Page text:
Since 1982 I've written a newsletter, Running Commentary. A new issue appears here each week, and material is archived.

Thu, 29 Mar 2012 19:30:46 -0400

Don't Look Now


(I’m marking this newsletter’s 30th anniversary by revisiting one piece weekly from each year of the publication. This week’s is from May 1998. It also appears on Facebook on the “Joe Henderson’s Writings” page.)

I’ve found it. Or I should write “IT” The initials represent Ironman Triathlon not the endurathon itself but a watch made by Timex.

I had a timing problem as walk breaks slipped more often into my runs. I’d spend as much time looking at the watch, checking on the next stopping point, as studying the passing scene and sifting my rambling thoughts. So often did I twist my wrist and neck for watch reading that they were at greater risk of overuse injuries than the feet and legs.

Paul Reese made a suggestion. He took breaks all the way across the U.S., and then across the remaining states, while running as much as a marathon a day.

“I don’t like glancing at my watch all the time,” said Paul. “So I take my planned breaks at mile points.”

He fell into a pattern of three-mile pitstops on his state runs. At home he stopped as often as every half-mile.

That sometimes works in races – if they mark every mile. But I never measure my daily runs – and never even know at the start where I’ll go that day. So I go by the watch, planning stops at 10-minute intervals.

At the Around the Bay 30K this spring I lined up beside Cathy Troisi at the start. She’s one of my longtime friends I see too seldom because we live at opposite ends of the country.

I watched her set her watch and asked about it. “I’ve tried them all,” she said, “and this is the best I’ve found.”

It was a Timex Ironman Triathlon. It kept running time and stored splits for later recall.

“Best of all,” said Cathy, “I can program it to beep at any interval.” She’s a committed walk-breaker and had set the watch to sound twice per run/walk cycle after four minutes of running, then at the end of her one-minute walk. The watch automatically and continuously repeated.

“I never have to worry about the time,” she said. “The watch does the thinking for me.”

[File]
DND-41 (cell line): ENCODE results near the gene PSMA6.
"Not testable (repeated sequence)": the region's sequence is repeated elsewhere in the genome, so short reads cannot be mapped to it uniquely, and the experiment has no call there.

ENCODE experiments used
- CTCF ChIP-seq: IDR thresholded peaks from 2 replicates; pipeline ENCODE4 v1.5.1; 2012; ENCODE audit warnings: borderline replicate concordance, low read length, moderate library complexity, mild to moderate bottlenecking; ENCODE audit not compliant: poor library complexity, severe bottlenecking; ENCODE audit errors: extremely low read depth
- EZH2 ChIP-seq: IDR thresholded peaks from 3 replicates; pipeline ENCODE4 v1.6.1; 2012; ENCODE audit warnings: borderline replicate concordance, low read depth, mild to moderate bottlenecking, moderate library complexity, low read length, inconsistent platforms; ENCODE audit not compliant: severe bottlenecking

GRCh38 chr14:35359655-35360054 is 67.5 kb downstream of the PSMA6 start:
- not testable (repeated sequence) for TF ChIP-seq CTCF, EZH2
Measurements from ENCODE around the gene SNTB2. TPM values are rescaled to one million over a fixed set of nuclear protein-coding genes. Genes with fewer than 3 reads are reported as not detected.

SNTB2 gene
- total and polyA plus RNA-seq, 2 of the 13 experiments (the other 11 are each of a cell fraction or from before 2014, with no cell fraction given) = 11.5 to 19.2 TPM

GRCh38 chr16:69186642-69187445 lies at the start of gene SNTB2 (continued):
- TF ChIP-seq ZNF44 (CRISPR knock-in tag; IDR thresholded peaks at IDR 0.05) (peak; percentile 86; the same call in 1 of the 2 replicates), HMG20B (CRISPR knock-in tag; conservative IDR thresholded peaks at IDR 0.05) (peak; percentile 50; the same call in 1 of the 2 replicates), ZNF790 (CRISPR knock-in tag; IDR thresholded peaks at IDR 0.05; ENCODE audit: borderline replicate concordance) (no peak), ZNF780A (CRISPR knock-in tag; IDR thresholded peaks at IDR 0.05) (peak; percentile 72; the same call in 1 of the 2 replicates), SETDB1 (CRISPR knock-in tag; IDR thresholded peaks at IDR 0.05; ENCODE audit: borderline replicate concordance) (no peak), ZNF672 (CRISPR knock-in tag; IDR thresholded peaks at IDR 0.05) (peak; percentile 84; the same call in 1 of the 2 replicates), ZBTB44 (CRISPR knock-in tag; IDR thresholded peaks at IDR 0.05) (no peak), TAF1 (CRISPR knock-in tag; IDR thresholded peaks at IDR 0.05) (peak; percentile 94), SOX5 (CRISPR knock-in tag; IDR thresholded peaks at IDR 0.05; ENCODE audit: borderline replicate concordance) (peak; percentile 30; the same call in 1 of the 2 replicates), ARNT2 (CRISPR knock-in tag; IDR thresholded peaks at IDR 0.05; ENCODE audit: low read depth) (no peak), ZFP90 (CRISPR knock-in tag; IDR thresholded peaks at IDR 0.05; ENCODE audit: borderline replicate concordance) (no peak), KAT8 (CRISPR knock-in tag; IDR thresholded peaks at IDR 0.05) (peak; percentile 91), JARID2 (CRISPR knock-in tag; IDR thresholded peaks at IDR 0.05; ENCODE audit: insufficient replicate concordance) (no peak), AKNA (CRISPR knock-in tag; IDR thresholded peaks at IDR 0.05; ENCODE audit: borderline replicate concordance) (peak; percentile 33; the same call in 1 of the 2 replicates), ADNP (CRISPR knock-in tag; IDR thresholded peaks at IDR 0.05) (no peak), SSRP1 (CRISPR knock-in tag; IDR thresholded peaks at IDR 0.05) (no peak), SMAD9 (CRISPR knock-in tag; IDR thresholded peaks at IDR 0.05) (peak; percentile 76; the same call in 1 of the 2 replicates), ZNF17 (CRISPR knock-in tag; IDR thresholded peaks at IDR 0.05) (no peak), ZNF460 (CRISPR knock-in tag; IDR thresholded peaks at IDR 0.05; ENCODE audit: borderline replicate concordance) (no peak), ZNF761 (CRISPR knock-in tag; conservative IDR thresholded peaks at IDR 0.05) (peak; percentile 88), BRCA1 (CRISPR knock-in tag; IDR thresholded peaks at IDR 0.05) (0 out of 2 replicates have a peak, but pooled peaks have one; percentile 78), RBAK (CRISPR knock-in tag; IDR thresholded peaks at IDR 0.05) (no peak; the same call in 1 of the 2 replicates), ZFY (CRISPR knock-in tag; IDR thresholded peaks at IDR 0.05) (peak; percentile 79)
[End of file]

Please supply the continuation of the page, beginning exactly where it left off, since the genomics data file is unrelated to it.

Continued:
Cathy convinced me. The next week I went shopping for a beeping watch of my own.

I bought a lower-end I.T. model than hers, which appeared to do everything but make morning coffee. Mine doesn’t record and recall up to 100 splits, but only stores a half-dozen.

It’s still the highest-tech running product I use, doing what no previous watch of mine has done. The I.T. has changed – no, revolutionized – my timing.

Most days now, I skip over the stopwatch feature. Split-storage is irrelevant with distances unknown.

Instead I put the watch in “timer” mode. This provides repeating countdowns from pre-set starting points.

Mine are nine and one minutes. At the end of each, the watch beeps discreetly for a few seconds to signal the start of break time, while the watch has already started ticking off the next cycle. (This count can hide behind either the time-of-day or stopwatch readings, and go unseen while still sounding off at intervals.)

The Timex now watches the time for me. It frees me to look and think beyond numbers.

UPDATE: This column was the first to appear on my web page. Warren Finke created it and still serves as its webmaster. The Running Commentary page now bulges with hundreds of columns.

I still wear a Timex Ironman watch most days. The walk breaks that it signals now come more often than they did in 1998.

[I’ve published nine books on and for reading on e-reader devices, smart phones, tablets and personal computers. All are minimally priced at $2.99 each. Those same books are available, with added illustrations, as printable and shareable PDFs from – also for $2.99 apiece. The titles: Long Slow Distance, Long Run Solution, Marathon Training, Run Right Now, Starting Lines, Going Far, Home Runs and Joe’s Journal, plus Rich Englehart’s book about me, Slow Joe. The Run Right Now Training Log is PDF only, from]

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